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Old 11-25-2010, 02:26 PM   #31
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What stones do you use, JPaulG? I've found that the 400 & 1k Chocera makes pretty quick work of most steels. Ditto for the 320 Shapton Pro. When in doubt I'll use a DMT XC and/or DMT C to cut a bevel.
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Old 11-26-2010, 06:01 AM   #32
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What stones do you use, JPaulG? I've found that the 400 & 1k Chocera makes pretty quick work of most steels. Ditto for the 320 Shapton Pro. When in doubt I'll use a DMT XC and/or DMT C to cut a bevel.
I have a Henckels 220/400 waterstone, which is hard hard hard and I mainly use for flattening my J-stones or repairing chips.
The stones I actually use are:
1K King (I thinks its 1K, it might be 800 or 1200 but I no longer have the box)
3K King
6K Shun (well Shun branded, not sure who makes it for Shun)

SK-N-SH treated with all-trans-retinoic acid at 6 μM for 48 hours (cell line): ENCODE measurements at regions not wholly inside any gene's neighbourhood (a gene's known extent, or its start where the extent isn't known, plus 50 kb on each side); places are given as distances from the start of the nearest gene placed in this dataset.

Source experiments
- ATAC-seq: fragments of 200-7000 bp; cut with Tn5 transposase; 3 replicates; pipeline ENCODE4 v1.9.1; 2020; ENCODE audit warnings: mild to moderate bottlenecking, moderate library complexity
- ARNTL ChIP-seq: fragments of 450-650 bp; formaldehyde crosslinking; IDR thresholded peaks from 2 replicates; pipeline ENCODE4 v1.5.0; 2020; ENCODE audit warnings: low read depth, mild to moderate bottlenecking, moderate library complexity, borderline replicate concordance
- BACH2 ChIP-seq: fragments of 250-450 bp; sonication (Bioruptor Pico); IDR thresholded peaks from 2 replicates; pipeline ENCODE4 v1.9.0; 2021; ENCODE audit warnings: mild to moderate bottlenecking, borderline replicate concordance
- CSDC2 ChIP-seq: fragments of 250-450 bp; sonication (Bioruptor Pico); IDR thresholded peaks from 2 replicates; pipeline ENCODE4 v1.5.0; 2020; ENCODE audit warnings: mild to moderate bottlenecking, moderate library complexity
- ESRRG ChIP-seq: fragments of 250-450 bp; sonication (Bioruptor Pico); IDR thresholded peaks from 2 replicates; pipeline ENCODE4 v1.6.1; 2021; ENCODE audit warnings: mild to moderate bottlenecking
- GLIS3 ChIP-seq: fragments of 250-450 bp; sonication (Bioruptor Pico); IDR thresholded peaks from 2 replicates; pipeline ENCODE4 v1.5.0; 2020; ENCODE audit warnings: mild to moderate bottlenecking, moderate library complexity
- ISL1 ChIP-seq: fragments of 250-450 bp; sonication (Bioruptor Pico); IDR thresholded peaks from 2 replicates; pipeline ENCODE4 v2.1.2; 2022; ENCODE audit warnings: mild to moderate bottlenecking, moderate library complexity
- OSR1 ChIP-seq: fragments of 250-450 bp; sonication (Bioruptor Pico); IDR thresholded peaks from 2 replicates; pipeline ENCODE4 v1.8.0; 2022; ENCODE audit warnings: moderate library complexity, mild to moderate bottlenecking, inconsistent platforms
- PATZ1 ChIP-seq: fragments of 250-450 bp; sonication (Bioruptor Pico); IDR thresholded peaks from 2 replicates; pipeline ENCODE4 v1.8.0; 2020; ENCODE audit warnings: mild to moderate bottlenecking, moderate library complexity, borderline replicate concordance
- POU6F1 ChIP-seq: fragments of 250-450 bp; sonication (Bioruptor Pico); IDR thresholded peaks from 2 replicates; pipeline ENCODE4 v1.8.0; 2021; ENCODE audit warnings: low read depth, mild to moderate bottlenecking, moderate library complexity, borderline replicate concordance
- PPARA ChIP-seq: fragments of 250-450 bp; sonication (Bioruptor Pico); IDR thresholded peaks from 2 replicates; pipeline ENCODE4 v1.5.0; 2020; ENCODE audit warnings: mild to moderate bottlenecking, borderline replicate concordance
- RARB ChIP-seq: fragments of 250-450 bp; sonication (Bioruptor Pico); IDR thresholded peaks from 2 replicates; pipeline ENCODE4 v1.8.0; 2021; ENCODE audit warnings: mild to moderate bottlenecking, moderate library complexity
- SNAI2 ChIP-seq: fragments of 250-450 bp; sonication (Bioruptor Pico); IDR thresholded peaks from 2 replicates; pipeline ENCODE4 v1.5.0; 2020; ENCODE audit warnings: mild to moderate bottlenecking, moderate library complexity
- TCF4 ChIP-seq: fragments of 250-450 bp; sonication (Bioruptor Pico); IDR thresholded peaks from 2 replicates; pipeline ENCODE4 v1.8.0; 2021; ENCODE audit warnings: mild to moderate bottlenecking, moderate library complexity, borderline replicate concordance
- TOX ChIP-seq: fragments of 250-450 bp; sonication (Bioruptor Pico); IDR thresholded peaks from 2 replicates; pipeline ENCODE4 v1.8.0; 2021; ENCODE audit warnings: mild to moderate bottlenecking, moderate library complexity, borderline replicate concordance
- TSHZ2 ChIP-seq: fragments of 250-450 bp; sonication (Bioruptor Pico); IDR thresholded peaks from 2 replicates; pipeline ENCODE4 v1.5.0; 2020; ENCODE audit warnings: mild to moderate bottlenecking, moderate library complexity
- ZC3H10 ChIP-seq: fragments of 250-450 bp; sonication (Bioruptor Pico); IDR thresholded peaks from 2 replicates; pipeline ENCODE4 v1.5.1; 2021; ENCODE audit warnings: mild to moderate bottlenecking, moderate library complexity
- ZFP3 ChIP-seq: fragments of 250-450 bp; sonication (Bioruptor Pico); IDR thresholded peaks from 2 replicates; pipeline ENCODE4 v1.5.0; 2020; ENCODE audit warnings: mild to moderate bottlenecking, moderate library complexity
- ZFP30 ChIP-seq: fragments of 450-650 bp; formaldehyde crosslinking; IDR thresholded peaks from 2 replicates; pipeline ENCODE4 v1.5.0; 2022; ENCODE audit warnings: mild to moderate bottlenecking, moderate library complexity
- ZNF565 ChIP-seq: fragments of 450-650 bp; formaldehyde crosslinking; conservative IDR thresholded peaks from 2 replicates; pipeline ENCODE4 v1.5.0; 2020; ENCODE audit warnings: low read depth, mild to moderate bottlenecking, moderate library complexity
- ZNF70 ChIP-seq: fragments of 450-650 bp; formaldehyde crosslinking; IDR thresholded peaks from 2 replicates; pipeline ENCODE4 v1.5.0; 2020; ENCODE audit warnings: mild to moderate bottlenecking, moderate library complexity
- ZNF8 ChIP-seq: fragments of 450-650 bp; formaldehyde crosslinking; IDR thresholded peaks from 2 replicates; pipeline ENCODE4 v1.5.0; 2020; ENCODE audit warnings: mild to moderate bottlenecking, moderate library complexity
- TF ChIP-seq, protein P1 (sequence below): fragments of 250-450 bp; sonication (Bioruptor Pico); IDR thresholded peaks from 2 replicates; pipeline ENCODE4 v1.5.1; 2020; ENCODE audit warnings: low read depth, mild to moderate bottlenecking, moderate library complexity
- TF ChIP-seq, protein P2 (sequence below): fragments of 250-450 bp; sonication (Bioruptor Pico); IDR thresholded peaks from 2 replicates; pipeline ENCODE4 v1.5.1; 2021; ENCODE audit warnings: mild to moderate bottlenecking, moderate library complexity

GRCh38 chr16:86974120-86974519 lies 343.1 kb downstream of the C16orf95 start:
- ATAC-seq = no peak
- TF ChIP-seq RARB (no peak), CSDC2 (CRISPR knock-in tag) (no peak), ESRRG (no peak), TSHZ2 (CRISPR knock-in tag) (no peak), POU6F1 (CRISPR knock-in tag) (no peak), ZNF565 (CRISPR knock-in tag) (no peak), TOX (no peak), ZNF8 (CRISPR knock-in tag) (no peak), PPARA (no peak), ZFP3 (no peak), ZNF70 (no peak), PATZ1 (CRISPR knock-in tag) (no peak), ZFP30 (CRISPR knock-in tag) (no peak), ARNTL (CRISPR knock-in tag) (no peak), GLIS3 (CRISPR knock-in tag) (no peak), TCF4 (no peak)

10K Naniwa
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Old 11-26-2010, 06:53 AM   #33
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I used to know who made the Shun-branded stones but I've forgotten. I almost want to say it's King or an Ice Bear but I just can't recall. Is your 10k Naniwa a SuperStone or a Chocera?

The King isn't really all that agressive at 1k. The Naniwa Chocera 1k cuts so fast that I often use it instead of an Arato. If I need a really fast cutter I'll often grab the DMT Dia-Sharp diamond plate or the 150 grit Ohmura. I also have a belt grinder for realllll stubborn steel!
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Old 11-26-2010, 07:12 AM   #34
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Superstone I'm pretty sure, but I don't keep the boxes or anything like that. By the time I get to the 10K I'm being all soft and gentle with the knives and giving them my final polish so I'm not sure if it makes too much of a difference anyway.

Since I'm mainly working on CS blades I don't want aggressive stones. The Shun branded stone almost certainly is not a King, as it feels very different. I got mine second hand so I'm not sure how old it is and there may have been a change of suppliers at same stage.

Those DMT plates are the bomb for cutting steel, I chewed up a couple of knives on one a while ago and gave up on diamond plates. They have some awesome properties but cut too fast for my liking.
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Old 11-26-2010, 07:37 AM   #35